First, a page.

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Emergency services available today during extreme cold

A motorist jumps his car on a cold winter's day.
Dave Lucas

Stay out of the cold if you can. That's the message across the region today as temperatures have plummeted and sub-zero wind chills have been reported in the double-digits.
Lizz Hitt is Executive Director of The Homeless and Travelers Aid Society in Albany:

"It's very cold out today,"' said Hitt. "So it's what we call an extreme Code Blue. And that means it's less than 10 degrees. I know when I got in my car this morning, it said zero. So we don't want anyone outside today. Lots of warnings are going around on social media, about your pets, please make sure your pet's inside. We'd also encourage you to think about humans that are outside. So anyone that's currently unhoused on the street, in abandoned buildings, sleeping behind grocery stores, etc., please go to any local shelter. It doesn't matter where you are. There are shelters, which will take you in whether you're in Albany, Troy, Saratoga, Schenectady, every community has a plan, they have a place, it's warm, you can get something to eat. If you're listening to this, and you see someone, if you're at the grocery store, or at the gas station, or at the bus stop, please contact us and we will help you find someplace for that person to be."

For those weathering the cold indoors, Abigail Adams with the Red Cross Eastern New York Region says one concern is a spike in home fires.

"If you're using a space heater, you need to place it on a level, hard and non flammable surface, because there they can catch fire," Adams said. "And there was just a recent tragic fire in New York City because of a space heater, so we encourage everybody to monitor and keep children and pets also away from the space heaters. One other thing that's critical is to keep the your thermostat the same temperature during the day and the night. That will help keep pipes from freezing. And if you're going to go out to do shoveling, make sure that you're you're in good health and good shape. We don't want anything to happen to anybody. Please wear hats, warm boots, clothing, keep yourself protected from frostbite."

Hitt says several facilities are prepared to welcome the unhoused.

"We've got the City Mission in Schenectady, Saratoga, you've got Shelters of Saratoga, here in Albany interfaith partnership for the homeless,"Hitt said. "The Capital City Rescue mission in Troy, Joseph house. We've also got a van, it's called the outreach man that's run by an entity called Joseph’s House there on the street. There in that van, they're looking for people, they're trying to do everything they can to make sure the homeless do not freeze to death and/or suffer from some severe injury because of the cold. Please come inside."

Hitt says people in need can call the HATAS Homeless Hotline at 518-463-2124.

Meantime, the National Weather Service in Binghamton is forecasting 4 to 6 inches of snow in Utica, where a snow emergency was declared Monday night. Hannah Evans is a Storm Tracker 2 meteorologist for WKTV in Utica.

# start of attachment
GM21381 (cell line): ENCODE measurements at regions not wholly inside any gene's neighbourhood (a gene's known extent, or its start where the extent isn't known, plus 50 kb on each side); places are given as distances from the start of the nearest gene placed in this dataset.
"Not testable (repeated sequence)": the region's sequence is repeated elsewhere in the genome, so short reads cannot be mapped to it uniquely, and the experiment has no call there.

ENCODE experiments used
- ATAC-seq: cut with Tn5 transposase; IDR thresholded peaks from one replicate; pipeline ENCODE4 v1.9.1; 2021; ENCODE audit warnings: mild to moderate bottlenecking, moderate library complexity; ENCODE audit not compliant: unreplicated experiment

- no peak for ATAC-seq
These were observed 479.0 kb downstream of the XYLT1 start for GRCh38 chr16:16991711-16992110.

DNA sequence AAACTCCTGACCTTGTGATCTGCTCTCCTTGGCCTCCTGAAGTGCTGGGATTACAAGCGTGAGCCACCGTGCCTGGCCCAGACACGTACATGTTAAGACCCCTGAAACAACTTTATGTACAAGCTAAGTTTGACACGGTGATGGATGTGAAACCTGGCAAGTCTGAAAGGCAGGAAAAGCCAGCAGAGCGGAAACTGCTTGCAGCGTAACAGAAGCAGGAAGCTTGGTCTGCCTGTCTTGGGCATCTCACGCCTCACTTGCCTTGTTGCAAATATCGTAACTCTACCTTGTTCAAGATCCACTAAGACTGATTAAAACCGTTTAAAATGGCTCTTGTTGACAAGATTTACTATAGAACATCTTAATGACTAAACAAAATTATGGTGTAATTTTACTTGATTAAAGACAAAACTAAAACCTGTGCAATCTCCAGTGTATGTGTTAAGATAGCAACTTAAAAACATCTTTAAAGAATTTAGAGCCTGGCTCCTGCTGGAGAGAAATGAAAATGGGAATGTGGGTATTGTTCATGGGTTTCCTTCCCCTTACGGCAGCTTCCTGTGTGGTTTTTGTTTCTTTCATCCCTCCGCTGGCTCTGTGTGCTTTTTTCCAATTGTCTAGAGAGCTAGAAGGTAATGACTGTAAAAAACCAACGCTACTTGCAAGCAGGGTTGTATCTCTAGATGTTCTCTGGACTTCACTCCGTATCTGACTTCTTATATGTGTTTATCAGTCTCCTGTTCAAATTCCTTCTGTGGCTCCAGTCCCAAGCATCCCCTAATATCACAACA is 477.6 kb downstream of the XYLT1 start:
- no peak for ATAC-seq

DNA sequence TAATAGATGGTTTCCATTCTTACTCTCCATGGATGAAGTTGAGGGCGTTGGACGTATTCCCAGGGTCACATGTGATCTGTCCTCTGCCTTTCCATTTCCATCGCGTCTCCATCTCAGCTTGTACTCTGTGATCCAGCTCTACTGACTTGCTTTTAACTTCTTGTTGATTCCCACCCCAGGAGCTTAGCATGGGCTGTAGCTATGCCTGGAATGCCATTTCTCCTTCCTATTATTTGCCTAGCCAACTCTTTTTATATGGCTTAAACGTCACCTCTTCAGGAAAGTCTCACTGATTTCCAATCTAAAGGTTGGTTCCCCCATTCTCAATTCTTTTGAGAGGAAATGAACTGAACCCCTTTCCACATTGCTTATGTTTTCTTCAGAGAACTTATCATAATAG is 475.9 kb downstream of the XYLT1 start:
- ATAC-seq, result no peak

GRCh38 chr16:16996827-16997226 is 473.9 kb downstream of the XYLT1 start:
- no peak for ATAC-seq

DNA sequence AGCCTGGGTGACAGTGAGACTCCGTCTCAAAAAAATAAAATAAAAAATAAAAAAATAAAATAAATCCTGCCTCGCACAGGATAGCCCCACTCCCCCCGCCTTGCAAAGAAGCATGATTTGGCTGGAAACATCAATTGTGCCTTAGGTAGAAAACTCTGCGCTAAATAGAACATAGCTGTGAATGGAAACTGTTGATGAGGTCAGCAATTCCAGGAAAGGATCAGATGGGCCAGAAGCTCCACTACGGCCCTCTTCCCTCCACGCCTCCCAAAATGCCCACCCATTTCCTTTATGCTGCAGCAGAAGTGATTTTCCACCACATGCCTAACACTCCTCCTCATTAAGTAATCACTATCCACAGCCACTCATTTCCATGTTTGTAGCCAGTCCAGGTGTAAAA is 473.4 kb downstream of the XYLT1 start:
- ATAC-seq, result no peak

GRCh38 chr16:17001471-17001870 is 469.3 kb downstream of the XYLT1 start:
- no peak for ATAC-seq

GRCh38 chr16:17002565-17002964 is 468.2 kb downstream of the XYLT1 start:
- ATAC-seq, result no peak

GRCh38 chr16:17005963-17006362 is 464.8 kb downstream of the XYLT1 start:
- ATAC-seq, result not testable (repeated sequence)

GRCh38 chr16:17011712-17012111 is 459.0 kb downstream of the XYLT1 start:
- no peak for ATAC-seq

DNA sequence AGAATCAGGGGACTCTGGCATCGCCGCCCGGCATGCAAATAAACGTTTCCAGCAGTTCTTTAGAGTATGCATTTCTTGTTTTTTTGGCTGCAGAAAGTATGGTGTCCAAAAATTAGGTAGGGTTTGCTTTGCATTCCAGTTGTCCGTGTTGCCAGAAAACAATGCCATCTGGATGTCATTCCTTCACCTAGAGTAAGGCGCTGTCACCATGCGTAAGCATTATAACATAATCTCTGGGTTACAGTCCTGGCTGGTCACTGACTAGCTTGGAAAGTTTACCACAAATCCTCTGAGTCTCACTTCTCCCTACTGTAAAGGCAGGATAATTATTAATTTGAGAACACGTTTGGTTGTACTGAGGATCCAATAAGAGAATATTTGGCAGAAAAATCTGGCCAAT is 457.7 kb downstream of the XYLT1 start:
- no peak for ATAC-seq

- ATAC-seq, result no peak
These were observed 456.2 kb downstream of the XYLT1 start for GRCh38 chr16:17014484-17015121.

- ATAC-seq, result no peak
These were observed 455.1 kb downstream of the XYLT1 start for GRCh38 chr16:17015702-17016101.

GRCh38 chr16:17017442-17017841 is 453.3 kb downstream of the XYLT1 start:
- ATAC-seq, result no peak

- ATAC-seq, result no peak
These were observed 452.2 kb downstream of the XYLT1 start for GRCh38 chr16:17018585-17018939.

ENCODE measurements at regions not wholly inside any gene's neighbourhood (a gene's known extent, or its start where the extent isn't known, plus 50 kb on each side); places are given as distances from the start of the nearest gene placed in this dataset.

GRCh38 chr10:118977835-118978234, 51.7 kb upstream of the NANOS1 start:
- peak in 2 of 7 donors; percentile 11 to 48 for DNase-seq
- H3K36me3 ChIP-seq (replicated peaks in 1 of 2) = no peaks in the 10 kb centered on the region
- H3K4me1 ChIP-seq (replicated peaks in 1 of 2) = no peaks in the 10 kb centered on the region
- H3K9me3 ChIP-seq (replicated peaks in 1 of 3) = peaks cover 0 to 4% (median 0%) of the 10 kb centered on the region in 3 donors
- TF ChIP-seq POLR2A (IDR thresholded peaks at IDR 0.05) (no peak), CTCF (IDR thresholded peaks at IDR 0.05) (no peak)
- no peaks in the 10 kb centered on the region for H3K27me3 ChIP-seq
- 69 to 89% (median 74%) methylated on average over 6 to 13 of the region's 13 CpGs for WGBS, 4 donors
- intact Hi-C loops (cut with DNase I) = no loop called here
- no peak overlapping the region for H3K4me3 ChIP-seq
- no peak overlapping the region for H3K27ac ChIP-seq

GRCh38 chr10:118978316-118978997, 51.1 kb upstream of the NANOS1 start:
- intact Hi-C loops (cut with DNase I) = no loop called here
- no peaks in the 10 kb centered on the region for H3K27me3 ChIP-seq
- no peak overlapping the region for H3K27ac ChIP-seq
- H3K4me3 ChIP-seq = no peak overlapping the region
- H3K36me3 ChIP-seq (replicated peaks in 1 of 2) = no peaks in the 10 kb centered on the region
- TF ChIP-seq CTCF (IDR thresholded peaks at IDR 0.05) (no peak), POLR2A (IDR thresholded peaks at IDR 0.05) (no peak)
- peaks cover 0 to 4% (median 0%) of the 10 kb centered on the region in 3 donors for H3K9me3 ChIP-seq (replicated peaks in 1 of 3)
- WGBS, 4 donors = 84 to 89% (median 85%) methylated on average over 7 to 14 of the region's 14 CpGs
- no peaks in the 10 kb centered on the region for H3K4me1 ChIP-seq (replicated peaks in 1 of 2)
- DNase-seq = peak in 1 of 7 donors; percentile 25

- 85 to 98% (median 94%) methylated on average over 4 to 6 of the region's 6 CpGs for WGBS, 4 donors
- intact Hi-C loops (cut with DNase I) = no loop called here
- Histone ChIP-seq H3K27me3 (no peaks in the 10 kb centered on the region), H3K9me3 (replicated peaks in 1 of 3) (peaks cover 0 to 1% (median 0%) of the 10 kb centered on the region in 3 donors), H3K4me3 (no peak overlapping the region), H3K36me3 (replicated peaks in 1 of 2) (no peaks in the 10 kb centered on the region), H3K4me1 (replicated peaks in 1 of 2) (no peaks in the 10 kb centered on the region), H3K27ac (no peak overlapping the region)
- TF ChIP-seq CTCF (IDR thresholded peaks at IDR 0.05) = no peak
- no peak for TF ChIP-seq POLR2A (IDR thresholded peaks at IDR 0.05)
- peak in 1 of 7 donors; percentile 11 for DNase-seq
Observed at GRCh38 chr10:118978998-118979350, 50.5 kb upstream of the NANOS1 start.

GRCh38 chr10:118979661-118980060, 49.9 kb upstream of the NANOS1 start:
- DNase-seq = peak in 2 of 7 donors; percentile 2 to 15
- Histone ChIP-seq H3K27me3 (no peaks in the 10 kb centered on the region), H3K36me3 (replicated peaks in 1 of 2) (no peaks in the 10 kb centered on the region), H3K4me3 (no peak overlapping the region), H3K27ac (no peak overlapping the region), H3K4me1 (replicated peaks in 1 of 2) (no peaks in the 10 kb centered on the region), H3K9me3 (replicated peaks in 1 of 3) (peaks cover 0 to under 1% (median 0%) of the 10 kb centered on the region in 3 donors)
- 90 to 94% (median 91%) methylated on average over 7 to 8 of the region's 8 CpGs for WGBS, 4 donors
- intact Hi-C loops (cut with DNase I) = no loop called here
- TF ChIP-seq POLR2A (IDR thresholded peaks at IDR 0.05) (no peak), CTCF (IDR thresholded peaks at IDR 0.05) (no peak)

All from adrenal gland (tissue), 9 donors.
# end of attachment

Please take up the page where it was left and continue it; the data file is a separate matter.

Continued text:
"We had some snow overnight. Sunday into Monday the heaviest of snow falling throughout the day yesterday," said Evans. "Utica itself didn't really get that much snow. We only got about two and a half inches. But areas around Utica, specifically like northwest of Utica got up to 23 inches of snow. So that was lake effect snow, we got a lot of that. So the areas that we're closer to Lake Ontario did get the most mass snow, some areas reaching two feet of snow. But yes, that was yesterday and then last night we did get another brief round of lake effects before it all came to an end this morning. It came to an end because there was an arctic front moving through, so that was coming in from the north. And that kind of pushed the snow down a little bit south."

Evans says that arctic cold is now brutalizing upstate New York, where, heading east toward Albany along the Mohawk Valley, many schools in Fulton, Montgomery and Schoharie counties delayed Tuesday morning's opening by two hours.

Evans said "It looks like the snow is not really heading towards Albany or anything. It doesn't look to be snowing right now on our radar."

Dave Lucas is WAMC’s Capital Region Bureau Chief. Born and raised in Albany, he’s been involved in nearly every aspect of local radio since 1981. Before joining WAMC, Dave was a reporter and anchor at WGY in Schenectady. Prior to that he hosted talk shows on WYJB and WROW, including the 1999 series of overnight radio broadcasts tracking the JonBenet Ramsey murder case with a cast of callers and characters from all over the world via the internet. In 2012, Dave received a Communicator Award of Distinction for his WAMC news story "Fail: The NYS Flood Panel," which explores whether the damage from Hurricane Irene and Tropical Storm Lee could have been prevented or at least curbed. Dave began his radio career as a “morning personality” at WABY in Albany.
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